The Trump administration has been much tougher on Russia than the previous one, election interference notwithstanding.

Trump recognizes that Russia interfered and has said so at least four times.

No one thinks it affected the election. But the president is understandably peeved at the Mueller investigation, directed against him, that has proceeded for a year and a half with nothing to show except peripheral process charges against minor players, and unenforceable indictments against Russian nationals.

With 14 Democrat prosecutors, the investigation has taken on the aspects of a silent coup attempt to overturn a valid election whose results offended them.

On policy, it was the Obama administration that was soft on Russia and Trump has been correcting that.

Obama visited Moscow in 2009 and, pursuant to Russian fury at a U.S. missile defense system in Poland and the Czech Republic, he abandoned it.

Trump reinstated the program. Obama refused to send military-grade weapons to Ukraine; Trump sent Javelin anti-tank weapons and missiles, reversing Obama’s passivity against the Russian-backed rebellion.

The president took the gloves off against Putin’s puppet, Syrian dictator Bashar Assad. Unlike Obama, Trump backed up American “tough talk” when Assad used chemical weapons against his own people in the Syrian city of Khan Shaykhun last year.

U.S. forces launched a total of 59 Tomahawk missiles at Shayrat Airbase in Syria in response, destroying approximately 20 percent of the Assad regime’s airpower in the process.

And Assad wasn’t let off for his recent use of chemical weapons in the Syrian city of Douma. In a coordinated effort with Britain and France, the United States launched strikes on three Syrian regime sites.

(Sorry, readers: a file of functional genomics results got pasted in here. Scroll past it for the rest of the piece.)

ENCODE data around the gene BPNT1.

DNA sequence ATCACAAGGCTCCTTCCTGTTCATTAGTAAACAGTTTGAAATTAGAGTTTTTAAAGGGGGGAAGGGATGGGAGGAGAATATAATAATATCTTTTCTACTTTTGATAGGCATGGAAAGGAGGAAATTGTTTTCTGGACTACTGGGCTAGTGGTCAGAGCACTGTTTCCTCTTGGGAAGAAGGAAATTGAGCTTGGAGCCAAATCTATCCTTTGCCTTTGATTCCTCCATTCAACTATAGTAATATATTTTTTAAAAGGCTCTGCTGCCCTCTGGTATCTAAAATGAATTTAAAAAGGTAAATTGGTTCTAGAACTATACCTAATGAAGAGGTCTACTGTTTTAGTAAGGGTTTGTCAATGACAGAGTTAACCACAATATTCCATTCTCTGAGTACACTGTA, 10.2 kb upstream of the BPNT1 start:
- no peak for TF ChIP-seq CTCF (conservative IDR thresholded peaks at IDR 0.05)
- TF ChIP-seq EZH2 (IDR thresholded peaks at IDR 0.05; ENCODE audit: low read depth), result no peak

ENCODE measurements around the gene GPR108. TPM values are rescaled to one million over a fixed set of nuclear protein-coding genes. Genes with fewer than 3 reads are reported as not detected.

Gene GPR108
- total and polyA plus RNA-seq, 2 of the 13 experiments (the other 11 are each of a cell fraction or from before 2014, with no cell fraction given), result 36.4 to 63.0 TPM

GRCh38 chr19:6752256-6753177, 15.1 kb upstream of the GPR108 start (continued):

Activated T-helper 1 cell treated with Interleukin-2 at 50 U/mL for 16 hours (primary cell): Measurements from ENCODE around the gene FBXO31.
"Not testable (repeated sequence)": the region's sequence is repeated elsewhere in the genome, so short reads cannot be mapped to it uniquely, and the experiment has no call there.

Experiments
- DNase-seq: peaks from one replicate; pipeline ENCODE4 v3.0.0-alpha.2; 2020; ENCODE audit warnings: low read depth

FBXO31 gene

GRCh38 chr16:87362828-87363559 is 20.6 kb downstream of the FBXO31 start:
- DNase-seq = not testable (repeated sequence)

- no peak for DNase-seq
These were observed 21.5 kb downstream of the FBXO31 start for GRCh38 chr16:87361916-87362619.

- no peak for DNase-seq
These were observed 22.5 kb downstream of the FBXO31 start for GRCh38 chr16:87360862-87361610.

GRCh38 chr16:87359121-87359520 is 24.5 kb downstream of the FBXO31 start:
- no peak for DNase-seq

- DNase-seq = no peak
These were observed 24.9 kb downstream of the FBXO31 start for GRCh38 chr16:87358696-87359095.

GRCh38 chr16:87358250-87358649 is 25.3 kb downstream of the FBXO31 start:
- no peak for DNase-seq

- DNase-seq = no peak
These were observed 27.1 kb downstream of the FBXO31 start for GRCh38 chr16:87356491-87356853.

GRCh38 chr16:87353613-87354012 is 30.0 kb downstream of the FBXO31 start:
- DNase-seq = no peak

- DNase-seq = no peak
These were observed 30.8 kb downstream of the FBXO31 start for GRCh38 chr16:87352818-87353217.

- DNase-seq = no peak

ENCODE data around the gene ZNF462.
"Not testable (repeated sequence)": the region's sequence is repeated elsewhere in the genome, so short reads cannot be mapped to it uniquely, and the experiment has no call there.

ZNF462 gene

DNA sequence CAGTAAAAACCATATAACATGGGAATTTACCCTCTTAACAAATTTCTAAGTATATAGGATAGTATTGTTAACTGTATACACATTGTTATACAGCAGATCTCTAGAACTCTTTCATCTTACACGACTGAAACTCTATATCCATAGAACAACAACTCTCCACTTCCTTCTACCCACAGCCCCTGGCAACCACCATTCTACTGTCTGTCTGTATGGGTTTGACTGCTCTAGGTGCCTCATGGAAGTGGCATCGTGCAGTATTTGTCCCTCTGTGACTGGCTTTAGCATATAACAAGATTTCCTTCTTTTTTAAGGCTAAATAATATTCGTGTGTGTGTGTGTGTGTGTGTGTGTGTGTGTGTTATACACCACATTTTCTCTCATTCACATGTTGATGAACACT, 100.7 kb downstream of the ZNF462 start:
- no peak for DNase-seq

Additionally, the Trump administration offered no apologies or condolences after a deadly recent clash with Russian mercenaries.

In a major escalation, United States military forces, backed by AC-130s and Apache attack helicopters, obliterated more than 300 Kremlin guns-for-hire near the Syrian city of Dier al-Zor in the most lethal encounter between American and Russian forces since the Cold War.

In response to Russia’s poisoning one of its ex-spies in Britain, Trump worked in tandem with Britain and our European allies.

He kicked 60 Russian intelligence officers out of the U.S. and closed the Russian Consulate in Seattle.

This was the largest purge of Russian spies in American history. President Trump also recently imposed far-reaching sanctions on seven Russian business tycoons, including Putin’s former son-in-law and other Moscow-backed entities.

Throughout his presidency, President Trump has taken a more aggressive posture against Moscow than Obama.

Don’t expect his administration to let up. Unlike President Obama, President Trump has learned that only bold and decisive actions, not talk or meaningless red lines, will deter Russian aggression.

Leonard Mansky

Roslyn

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